A trip to Kaziranga should at least be between 5 nights and 6 days so that it allows students to explore these activities curated for this module comfortably, with clear learning outcomes.
Given below are a few activities that can be conducted at this destination, along with the appropriate age group. Our forte is customisation, so feel free to select ONE, ALL or ANY combination of the below activities to design a trip unique to your curriculum and experiential learning needs.
The Pygmy Hog is the smallest, rarest and most highly specialized member of the pig family. It was formerly known to occur across a narrow strip of early successional tall grassland plains along the southern Himalayan foothills in the Indian subcontinent. The species was ‘rediscovered’ in 1971 after it was long suspected to have become extinct. Students will visit the conservation centre in Guwahati, to understand the conservation challenges impacting this species and see first-hand the species recovery programme conducted by local NGO Ecosystems-India.
The safari in Kaziranga will include jeep and elephant safari. An interactive slideshow conducted by an experienced wildlife research officer, will first orient students to the endemic flora and fauna of the park, post which they will have an opportunity to see these species in their natural habitat.
Assam is famous for its woven textiles, bamboo craft, unique local musical instruments and organic farming. Students will have an opportunity to try their hand at these craft skills and interact with local artisans.
The Centre for Wildlife Rehabilitation and Conservation (CWRC) is the first rescue and rehabilitation centre near a protected area in India. Strategically located in Borjuri village adjacent to the Panbari Reserve Forest, near Kaziranga National Park in Assam, the centre attends to a wide range of wildlife emergencies resulting from natural or anthropogenic causes.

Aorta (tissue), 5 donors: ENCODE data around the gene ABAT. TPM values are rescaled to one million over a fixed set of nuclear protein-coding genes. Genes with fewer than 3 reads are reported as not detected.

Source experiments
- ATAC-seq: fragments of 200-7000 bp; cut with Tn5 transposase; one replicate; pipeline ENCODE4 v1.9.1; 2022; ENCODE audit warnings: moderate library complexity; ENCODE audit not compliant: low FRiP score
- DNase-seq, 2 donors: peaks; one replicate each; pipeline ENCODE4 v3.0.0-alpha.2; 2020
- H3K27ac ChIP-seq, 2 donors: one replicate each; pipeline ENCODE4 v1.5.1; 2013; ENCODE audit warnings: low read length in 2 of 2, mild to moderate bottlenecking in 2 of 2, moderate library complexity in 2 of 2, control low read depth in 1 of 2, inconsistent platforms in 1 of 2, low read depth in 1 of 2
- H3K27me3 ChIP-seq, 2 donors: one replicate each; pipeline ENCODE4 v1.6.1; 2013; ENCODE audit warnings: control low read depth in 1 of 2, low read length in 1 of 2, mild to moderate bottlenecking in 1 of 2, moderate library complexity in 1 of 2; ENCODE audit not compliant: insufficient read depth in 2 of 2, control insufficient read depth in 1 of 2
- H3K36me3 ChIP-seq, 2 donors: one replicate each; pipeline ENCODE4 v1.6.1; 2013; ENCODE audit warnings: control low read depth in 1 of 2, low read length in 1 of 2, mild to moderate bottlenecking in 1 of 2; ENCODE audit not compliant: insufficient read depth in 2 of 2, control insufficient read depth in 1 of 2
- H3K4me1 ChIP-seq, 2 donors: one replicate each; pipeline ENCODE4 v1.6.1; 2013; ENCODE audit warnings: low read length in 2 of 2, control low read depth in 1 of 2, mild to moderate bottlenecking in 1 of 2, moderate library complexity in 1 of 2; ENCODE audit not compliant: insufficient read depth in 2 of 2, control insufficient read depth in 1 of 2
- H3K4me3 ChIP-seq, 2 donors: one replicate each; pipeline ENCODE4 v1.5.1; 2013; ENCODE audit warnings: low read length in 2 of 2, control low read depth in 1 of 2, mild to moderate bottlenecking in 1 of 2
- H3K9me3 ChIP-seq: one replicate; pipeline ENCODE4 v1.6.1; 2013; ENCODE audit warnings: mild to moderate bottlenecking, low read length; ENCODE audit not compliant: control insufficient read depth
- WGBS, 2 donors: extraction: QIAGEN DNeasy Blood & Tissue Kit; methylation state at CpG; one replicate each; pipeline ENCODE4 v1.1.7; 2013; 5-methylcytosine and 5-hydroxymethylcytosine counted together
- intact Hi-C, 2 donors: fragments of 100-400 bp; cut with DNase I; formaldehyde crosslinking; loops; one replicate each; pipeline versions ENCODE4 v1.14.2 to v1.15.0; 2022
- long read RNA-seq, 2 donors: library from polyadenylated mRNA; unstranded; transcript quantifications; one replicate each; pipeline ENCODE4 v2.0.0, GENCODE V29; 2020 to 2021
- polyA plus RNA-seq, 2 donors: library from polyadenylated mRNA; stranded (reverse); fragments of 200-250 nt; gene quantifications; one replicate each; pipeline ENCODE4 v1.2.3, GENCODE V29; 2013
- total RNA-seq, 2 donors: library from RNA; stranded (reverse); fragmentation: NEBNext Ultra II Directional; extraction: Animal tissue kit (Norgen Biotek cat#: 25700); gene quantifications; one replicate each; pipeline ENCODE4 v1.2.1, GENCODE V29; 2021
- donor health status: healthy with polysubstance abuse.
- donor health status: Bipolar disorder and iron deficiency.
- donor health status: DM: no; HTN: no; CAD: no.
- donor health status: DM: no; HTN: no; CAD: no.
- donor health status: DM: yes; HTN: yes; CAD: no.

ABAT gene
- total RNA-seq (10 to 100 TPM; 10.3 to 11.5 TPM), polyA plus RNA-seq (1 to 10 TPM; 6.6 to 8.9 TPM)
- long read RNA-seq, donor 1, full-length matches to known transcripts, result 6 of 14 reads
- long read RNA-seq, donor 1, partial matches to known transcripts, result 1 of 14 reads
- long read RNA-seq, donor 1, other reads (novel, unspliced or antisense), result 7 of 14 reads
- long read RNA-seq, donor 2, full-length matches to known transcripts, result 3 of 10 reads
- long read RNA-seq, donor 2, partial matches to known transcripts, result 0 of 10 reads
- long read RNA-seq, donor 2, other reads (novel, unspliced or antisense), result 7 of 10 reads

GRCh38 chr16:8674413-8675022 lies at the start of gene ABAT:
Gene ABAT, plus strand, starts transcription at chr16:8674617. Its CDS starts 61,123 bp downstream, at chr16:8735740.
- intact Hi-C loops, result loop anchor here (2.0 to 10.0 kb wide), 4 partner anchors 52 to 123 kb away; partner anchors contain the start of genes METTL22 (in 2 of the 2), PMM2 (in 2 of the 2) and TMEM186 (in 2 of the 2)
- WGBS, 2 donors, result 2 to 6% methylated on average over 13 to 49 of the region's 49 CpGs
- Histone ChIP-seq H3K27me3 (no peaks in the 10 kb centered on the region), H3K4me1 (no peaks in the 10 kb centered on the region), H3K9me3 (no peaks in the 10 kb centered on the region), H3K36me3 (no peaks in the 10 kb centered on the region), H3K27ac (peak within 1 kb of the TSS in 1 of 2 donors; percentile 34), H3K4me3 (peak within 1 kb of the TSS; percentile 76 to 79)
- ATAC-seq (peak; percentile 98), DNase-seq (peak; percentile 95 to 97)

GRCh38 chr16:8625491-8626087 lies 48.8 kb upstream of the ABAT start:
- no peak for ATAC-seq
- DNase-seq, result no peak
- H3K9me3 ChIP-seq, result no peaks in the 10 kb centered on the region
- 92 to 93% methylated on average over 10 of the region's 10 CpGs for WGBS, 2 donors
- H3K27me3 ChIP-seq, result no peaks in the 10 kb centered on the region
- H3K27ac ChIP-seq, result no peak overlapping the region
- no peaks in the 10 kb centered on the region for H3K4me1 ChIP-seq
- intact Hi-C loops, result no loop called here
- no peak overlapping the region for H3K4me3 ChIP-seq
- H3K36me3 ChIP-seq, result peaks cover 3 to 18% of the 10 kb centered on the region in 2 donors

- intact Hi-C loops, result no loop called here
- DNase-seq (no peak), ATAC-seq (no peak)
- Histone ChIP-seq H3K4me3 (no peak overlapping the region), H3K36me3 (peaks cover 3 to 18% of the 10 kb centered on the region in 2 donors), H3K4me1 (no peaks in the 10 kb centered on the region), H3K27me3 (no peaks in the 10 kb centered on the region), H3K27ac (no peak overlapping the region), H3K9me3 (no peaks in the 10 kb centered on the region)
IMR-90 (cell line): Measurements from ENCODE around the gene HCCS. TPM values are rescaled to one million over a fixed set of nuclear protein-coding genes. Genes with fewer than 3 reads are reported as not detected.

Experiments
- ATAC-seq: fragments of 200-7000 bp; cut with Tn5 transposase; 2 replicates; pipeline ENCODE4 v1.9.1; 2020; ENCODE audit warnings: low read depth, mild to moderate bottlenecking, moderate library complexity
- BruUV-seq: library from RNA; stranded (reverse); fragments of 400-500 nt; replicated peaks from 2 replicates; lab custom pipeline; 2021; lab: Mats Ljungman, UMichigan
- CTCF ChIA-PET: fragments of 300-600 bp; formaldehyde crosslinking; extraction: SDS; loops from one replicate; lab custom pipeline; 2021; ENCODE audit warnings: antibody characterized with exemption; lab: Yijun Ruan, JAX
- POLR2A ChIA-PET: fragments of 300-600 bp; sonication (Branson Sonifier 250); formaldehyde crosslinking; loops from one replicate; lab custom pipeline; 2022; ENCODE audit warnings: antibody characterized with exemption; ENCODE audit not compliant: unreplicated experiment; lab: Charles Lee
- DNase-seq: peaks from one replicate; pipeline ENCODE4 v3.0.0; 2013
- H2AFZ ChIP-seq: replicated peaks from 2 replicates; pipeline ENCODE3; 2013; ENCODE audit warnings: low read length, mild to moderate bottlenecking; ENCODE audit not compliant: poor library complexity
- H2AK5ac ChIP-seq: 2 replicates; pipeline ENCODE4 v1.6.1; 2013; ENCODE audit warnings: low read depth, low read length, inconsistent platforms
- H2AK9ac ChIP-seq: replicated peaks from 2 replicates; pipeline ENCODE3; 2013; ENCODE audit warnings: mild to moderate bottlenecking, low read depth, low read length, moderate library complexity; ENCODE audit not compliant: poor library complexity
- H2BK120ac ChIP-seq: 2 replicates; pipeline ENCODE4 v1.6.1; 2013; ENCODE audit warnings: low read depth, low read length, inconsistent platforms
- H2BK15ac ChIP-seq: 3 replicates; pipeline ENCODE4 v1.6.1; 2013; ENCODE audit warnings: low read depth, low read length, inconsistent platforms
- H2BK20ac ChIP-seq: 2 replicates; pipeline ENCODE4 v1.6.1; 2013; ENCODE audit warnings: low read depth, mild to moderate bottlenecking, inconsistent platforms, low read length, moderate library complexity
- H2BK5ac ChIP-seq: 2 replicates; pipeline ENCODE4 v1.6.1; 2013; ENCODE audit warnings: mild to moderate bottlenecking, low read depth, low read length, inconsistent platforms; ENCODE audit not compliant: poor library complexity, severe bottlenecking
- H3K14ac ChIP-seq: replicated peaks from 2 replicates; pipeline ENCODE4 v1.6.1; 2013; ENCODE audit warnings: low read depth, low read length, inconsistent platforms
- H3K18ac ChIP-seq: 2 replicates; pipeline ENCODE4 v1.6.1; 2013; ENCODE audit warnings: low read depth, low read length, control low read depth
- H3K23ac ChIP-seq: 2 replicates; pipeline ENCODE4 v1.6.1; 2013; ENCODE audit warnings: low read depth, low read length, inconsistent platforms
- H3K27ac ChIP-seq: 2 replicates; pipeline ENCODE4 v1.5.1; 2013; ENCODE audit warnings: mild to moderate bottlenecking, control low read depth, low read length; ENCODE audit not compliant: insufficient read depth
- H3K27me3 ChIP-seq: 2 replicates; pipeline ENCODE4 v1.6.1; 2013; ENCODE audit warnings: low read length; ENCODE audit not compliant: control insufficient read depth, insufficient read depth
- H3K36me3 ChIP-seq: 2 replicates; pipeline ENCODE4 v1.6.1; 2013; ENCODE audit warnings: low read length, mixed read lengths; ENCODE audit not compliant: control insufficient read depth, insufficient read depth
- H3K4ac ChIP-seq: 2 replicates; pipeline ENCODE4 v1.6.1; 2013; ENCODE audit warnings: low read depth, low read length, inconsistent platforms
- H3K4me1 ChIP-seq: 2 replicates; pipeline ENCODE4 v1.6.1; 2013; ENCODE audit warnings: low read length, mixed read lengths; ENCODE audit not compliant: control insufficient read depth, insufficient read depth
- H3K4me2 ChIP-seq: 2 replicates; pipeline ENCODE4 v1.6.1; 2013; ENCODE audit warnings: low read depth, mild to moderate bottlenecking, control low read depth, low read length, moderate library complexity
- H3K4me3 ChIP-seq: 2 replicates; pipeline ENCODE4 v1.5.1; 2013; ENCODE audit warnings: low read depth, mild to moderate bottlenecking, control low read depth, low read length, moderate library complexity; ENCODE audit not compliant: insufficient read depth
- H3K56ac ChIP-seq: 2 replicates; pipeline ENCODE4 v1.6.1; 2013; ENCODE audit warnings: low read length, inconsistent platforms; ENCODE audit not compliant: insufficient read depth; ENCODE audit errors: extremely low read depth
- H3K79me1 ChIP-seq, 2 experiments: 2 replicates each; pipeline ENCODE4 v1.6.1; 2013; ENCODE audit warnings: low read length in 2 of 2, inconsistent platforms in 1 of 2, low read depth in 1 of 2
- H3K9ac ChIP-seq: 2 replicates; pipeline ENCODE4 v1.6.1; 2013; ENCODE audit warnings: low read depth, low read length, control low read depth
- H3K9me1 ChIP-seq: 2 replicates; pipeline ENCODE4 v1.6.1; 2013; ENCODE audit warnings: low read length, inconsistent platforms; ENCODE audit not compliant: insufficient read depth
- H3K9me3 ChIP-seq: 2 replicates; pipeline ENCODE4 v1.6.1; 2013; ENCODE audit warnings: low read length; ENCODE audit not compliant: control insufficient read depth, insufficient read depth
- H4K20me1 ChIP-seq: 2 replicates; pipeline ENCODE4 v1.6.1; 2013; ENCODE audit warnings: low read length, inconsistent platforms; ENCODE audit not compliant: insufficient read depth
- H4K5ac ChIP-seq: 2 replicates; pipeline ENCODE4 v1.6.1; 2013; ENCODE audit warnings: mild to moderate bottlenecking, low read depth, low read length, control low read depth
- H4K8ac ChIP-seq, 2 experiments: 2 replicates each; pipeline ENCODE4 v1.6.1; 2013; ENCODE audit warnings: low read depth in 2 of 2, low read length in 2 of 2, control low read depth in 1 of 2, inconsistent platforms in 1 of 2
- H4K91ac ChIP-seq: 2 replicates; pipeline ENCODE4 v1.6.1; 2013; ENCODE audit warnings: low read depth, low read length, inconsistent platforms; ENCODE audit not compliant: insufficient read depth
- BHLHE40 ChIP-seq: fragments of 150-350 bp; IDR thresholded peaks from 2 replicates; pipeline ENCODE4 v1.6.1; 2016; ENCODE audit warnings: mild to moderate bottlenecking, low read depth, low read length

A visit to the center under the guidance of eminent experts in the field helps students understand the process of rescue and rehabilatation and how a multi species rehab center operates.
This activity focuses on guiding students to understand a holistic view of wildlife conservation by exploring its varied aspects with an objective of meeting ESS, Geography and Biology field trip requirements. It will involve learning field research techniques and population estimation methods, such as line transects and area quadrats which will be part of the IA objectives in which students will engage in a comparative study of two different areas. It will cover the following aspects:
It will also explore Human Geography related concerns, such as:
It is a vulnerable area, as the park is low lying and subject to heavy flooding and soil erosion. Rapid urban development and tourism boom on the park borders have led to a rise in man-animal conflict. However the park authorities have remained focused on protecting the park's ecological integrity and have seen some successes in population growth for keystone species such as the Rhinos, Tigers.
However, controlling development and implementing sustainable tourism practices will be key in protecting Kaziranga's natural resources.